- Recycling. Various technologies for different types of household and industrial waste (such as mechanical and chemical recycling for separated plastics and textile fibers, and gasification for otherwise nonrecyclable organic waste) are proven and can be deployed at a large scale. Because these technologies avoid the incineration of waste and create circularity for carbon inherent in the recycled materials (thereby avoiding the emissions for producing hydrocarbons), they have the potential to reduce the chemical industry’s total emissions by as much as 5 percent by 2030 and considerably more afterward. Ultimately, waste incineration and landfills could be replaced completely.6 Although recycling “low quality” waste (which refers to mixed or otherwise nonrecyclable organic waste) inherently leads to some CO2 generation, modern technologies yield highly concentrated CO2 that can be used as a feedstock for fuels, chemicals, and agriculture.7 However, clear regulatory positions on some recycling outputs, such as hydrogen from waste gasification, sometimes lag behind standards, are unclear, or require puzzling together several related regulations to understand impacts. This is an impediment to widespread adoption.
Nevertheless, as attractive and important as these measures are, they are not sufficient to reach net-zero emissions in chemicals or to offset emissions from currently practiced end-of-life activities, such as waste incineration.
Furthermore, our research shows that those that adopt only these options will often still depend on others to reduce their own emissions, particularly upstream players. This consideration is relevant because many upstream players aim for large-scale reductions only by 2040 or 2050. For chemical companies that serve markets in which customers have committed to aggressive decarbonization targets (such as automotive and consumer goods), additional action is required to meet customers’ near-term demand for low- or zero-CO2e options.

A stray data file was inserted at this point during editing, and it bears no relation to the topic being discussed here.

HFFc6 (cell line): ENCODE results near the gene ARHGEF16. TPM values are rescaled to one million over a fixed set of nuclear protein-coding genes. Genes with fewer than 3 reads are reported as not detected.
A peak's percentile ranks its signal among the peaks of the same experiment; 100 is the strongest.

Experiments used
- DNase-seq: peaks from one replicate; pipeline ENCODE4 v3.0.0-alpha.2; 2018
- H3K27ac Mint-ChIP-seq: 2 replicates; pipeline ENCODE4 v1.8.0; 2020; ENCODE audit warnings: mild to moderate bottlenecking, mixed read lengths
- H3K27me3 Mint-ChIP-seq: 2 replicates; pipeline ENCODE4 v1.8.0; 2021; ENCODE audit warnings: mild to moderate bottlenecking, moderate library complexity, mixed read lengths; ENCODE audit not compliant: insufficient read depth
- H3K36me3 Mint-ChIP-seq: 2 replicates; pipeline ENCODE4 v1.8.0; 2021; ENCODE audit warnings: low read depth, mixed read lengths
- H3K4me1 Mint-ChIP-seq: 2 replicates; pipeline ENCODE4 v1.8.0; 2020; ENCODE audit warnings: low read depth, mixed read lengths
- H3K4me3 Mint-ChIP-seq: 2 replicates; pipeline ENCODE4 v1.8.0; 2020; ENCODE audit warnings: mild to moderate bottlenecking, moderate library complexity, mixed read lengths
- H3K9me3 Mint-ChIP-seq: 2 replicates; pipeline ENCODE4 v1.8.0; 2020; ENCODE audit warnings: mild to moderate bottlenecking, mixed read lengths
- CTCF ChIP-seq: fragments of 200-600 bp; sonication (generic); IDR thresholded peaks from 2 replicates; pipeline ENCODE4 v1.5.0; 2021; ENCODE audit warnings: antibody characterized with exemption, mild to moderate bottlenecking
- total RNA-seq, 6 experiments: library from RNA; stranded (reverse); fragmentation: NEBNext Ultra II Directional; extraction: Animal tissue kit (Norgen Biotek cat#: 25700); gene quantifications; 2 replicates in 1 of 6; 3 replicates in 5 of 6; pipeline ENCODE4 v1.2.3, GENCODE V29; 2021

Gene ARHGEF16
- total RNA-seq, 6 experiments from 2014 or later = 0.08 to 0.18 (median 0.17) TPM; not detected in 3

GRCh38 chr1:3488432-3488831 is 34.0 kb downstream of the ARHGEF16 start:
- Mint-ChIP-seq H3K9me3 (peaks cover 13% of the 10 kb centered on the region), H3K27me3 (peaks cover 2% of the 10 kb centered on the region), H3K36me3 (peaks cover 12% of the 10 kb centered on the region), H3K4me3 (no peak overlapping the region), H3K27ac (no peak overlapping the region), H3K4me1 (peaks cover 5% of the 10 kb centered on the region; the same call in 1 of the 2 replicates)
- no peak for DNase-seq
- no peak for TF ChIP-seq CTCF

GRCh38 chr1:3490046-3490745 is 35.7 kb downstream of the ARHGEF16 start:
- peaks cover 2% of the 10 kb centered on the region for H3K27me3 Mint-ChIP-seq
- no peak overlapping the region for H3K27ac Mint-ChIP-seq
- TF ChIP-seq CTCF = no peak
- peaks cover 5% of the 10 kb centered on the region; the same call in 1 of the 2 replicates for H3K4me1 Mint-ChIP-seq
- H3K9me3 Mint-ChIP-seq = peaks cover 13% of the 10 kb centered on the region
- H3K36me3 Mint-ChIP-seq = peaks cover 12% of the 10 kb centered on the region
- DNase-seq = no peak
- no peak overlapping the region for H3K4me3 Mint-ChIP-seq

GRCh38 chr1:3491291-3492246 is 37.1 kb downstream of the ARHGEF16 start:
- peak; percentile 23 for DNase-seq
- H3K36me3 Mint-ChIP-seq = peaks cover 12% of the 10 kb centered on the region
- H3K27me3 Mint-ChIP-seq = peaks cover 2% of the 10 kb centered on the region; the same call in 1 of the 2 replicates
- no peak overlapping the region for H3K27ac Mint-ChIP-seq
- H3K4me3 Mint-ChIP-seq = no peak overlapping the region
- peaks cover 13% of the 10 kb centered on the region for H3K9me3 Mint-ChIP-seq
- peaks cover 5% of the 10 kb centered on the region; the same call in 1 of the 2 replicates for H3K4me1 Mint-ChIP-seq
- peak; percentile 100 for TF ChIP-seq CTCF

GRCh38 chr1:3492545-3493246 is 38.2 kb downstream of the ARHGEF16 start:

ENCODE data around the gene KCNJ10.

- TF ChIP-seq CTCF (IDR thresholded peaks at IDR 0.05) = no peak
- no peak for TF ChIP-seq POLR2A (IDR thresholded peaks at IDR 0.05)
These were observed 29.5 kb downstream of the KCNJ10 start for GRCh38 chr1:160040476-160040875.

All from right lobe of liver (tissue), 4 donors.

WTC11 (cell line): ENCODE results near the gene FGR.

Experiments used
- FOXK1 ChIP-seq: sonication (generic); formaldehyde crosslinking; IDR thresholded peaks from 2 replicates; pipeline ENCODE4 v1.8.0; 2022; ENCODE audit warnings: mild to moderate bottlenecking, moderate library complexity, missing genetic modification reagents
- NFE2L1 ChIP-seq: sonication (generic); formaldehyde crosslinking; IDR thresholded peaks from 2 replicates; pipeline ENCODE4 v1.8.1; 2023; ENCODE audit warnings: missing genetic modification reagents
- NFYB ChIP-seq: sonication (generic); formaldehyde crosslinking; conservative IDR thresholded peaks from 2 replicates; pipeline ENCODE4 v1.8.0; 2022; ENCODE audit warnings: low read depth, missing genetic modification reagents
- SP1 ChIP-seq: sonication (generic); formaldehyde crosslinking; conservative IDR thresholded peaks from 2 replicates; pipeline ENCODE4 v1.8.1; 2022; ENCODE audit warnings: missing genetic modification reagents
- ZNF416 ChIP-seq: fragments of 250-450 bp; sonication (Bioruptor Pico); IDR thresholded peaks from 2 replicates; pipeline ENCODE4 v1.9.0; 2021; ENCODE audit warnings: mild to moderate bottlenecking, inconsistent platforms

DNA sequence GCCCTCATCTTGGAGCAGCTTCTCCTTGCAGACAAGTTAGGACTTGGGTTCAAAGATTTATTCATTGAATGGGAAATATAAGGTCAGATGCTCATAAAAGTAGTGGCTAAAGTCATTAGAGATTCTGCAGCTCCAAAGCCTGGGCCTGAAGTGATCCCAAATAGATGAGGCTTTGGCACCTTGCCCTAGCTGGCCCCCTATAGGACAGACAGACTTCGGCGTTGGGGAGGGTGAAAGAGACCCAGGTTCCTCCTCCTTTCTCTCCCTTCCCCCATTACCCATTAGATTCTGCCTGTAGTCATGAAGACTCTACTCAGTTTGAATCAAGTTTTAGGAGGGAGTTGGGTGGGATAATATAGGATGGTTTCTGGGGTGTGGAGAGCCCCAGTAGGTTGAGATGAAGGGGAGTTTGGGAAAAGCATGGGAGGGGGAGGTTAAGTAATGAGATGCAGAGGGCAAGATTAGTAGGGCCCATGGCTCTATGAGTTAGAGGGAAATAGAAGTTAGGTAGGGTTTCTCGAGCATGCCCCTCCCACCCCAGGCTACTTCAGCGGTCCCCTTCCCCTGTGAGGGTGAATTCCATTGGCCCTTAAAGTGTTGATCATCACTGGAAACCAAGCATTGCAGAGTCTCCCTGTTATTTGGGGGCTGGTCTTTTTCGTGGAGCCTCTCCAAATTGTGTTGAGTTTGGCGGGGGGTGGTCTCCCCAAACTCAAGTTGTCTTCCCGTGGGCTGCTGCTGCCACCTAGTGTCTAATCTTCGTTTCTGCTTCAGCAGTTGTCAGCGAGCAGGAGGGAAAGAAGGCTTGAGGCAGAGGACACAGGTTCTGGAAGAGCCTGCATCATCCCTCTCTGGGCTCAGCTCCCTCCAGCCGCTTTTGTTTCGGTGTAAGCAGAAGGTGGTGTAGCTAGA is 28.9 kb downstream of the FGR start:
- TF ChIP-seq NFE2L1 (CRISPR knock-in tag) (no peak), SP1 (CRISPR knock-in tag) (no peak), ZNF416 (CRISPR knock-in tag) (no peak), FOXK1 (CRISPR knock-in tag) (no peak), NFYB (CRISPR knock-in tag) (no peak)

Two paths to reduce emissions include capturing and sequestering CO2 emissions at the source via carbon capture and storage (CCS), and switching to non–fossil fuel feedstocks, such as biomass or CO2, which can be converted into chemical feedstocks and intermediates.8 For major sources of CO2 emissions, such as large crackers, CCS is often one of the clearest and most economical ways to substantially cut emissions (for crackers, the only alternative is electrification). According to our analysis, however, CCS alone addresses only 30 to 50 percent of total emissions.
That said, CCS cannot address end-of-life emissions in chemicals, which could affect players that want or need to offer net-zero products. In addition, CCS is unsuitable for smaller sources of emissions and depends on access to CO2 transportation and storage infrastructure, which is frequently lacking. This means that although CCS could be an important technology to bend the overall industry emissions curve, players that want to quickly move to net zero will need additional technologies.